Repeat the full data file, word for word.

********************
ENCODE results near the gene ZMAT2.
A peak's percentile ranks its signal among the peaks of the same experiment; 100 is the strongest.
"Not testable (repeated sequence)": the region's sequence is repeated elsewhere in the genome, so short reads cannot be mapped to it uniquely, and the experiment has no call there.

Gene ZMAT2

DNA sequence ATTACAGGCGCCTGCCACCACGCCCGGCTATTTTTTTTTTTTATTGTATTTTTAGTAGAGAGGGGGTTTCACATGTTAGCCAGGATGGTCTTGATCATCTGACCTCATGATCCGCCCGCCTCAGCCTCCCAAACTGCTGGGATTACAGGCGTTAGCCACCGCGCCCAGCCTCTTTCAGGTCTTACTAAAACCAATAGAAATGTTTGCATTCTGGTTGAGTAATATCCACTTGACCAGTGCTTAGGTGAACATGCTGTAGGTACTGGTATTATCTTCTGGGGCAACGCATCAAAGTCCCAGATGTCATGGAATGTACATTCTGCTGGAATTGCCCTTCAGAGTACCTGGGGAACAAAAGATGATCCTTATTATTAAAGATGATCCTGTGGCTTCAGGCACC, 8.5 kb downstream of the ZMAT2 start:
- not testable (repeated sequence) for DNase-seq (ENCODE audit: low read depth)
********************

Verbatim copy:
ENCODE results near the gene ZMAT2.
A peak's percentile ranks its signal among the peaks of the same experiment; 100 is the strongest.
"Not testable (repeated sequence)": the region's sequence is repeated elsewhere in the genome, so short reads cannot be mapped to it uniquely, and the experiment has no call there.

Gene ZMAT2

DNA sequence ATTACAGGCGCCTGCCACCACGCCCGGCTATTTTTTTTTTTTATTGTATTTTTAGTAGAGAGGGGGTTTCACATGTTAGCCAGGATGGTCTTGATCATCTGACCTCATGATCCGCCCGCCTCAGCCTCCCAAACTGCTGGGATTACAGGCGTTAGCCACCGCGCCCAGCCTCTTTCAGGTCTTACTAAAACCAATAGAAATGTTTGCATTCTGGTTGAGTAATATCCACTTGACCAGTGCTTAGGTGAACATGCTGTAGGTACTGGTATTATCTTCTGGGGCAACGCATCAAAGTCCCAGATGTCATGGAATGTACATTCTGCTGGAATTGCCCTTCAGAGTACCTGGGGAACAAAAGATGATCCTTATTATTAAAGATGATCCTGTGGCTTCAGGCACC, 8.5 kb downstream of the ZMAT2 start:
- not testable (repeated sequence) for DNase-seq (ENCODE audit: low read depth)